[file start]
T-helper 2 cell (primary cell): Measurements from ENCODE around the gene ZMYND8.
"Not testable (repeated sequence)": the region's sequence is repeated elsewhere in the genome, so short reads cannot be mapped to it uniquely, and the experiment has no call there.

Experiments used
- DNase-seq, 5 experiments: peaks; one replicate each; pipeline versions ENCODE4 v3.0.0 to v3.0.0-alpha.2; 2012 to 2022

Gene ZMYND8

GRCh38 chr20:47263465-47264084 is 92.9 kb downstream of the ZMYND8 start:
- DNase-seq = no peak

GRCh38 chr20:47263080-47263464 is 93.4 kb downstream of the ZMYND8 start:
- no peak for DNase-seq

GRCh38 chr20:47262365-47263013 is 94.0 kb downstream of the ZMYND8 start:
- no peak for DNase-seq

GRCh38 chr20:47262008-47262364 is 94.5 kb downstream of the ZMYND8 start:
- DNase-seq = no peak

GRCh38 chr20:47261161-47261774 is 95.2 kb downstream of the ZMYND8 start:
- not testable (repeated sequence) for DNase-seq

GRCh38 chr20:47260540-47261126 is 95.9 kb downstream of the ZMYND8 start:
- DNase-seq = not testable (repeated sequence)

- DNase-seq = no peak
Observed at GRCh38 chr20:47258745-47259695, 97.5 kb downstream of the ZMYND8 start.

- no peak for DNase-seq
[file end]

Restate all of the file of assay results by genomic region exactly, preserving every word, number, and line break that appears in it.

T-helper 2 cell (primary cell): Measurements from ENCODE around the gene ZMYND8.
"Not testable (repeated sequence)": the region's sequence is repeated elsewhere in the genome, so short reads cannot be mapped to it uniquely, and the experiment has no call there.

Experiments used
- DNase-seq, 5 experiments: peaks; one replicate each; pipeline versions ENCODE4 v3.0.0 to v3.0.0-alpha.2; 2012 to 2022

Gene ZMYND8

GRCh38 chr20:47263465-47264084 is 92.9 kb downstream of the ZMYND8 start:
- DNase-seq = no peak

GRCh38 chr20:47263080-47263464 is 93.4 kb downstream of the ZMYND8 start:
- no peak for DNase-seq

GRCh38 chr20:47262365-47263013 is 94.0 kb downstream of the ZMYND8 start:
- no peak for DNase-seq

GRCh38 chr20:47262008-47262364 is 94.5 kb downstream of the ZMYND8 start:
- DNase-seq = no peak

GRCh38 chr20:47261161-47261774 is 95.2 kb downstream of the ZMYND8 start:
- not testable (repeated sequence) for DNase-seq

GRCh38 chr20:47260540-47261126 is 95.9 kb downstream of the ZMYND8 start:
- DNase-seq = not testable (repeated sequence)

- DNase-seq = no peak
Observed at GRCh38 chr20:47258745-47259695, 97.5 kb downstream of the ZMYND8 start.

- no peak for DNase-seq